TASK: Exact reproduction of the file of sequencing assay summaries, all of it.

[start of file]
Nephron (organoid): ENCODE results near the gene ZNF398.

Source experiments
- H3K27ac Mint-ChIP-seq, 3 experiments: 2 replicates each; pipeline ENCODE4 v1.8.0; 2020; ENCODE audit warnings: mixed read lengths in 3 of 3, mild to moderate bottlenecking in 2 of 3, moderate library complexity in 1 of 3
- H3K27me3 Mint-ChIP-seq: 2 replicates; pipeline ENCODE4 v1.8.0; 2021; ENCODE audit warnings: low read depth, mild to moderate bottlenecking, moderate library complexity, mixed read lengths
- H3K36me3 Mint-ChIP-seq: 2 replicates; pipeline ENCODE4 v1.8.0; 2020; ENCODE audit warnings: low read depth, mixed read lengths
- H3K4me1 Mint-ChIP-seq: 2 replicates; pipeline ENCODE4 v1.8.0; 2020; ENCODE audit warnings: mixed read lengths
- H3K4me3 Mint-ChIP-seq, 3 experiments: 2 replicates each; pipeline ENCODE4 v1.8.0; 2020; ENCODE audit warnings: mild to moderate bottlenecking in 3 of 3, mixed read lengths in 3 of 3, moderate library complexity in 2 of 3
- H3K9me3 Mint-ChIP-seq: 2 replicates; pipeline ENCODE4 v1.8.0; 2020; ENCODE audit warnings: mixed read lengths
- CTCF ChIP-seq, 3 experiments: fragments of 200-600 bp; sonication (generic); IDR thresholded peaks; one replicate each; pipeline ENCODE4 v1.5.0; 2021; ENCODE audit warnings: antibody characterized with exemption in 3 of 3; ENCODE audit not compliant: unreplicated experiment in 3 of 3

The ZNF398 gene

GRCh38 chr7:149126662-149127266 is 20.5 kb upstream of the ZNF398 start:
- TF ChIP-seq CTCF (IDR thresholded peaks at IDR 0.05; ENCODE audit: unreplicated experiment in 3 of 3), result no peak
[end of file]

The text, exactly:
Nephron (organoid): ENCODE results near the gene ZNF398.

Source experiments
- H3K27ac Mint-ChIP-seq, 3 experiments: 2 replicates each; pipeline ENCODE4 v1.8.0; 2020; ENCODE audit warnings: mixed read lengths in 3 of 3, mild to moderate bottlenecking in 2 of 3, moderate library complexity in 1 of 3
- H3K27me3 Mint-ChIP-seq: 2 replicates; pipeline ENCODE4 v1.8.0; 2021; ENCODE audit warnings: low read depth, mild to moderate bottlenecking, moderate library complexity, mixed read lengths
- H3K36me3 Mint-ChIP-seq: 2 replicates; pipeline ENCODE4 v1.8.0; 2020; ENCODE audit warnings: low read depth, mixed read lengths
- H3K4me1 Mint-ChIP-seq: 2 replicates; pipeline ENCODE4 v1.8.0; 2020; ENCODE audit warnings: mixed read lengths
- H3K4me3 Mint-ChIP-seq, 3 experiments: 2 replicates each; pipeline ENCODE4 v1.8.0; 2020; ENCODE audit warnings: mild to moderate bottlenecking in 3 of 3, mixed read lengths in 3 of 3, moderate library complexity in 2 of 3
- H3K9me3 Mint-ChIP-seq: 2 replicates; pipeline ENCODE4 v1.8.0; 2020; ENCODE audit warnings: mixed read lengths
- CTCF ChIP-seq, 3 experiments: fragments of 200-600 bp; sonication (generic); IDR thresholded peaks; one replicate each; pipeline ENCODE4 v1.5.0; 2021; ENCODE audit warnings: antibody characterized with exemption in 3 of 3; ENCODE audit not compliant: unreplicated experiment in 3 of 3

The ZNF398 gene

GRCh38 chr7:149126662-149127266 is 20.5 kb upstream of the ZNF398 start:
- TF ChIP-seq CTCF (IDR thresholded peaks at IDR 0.05; ENCODE audit: unreplicated experiment in 3 of 3), result no peak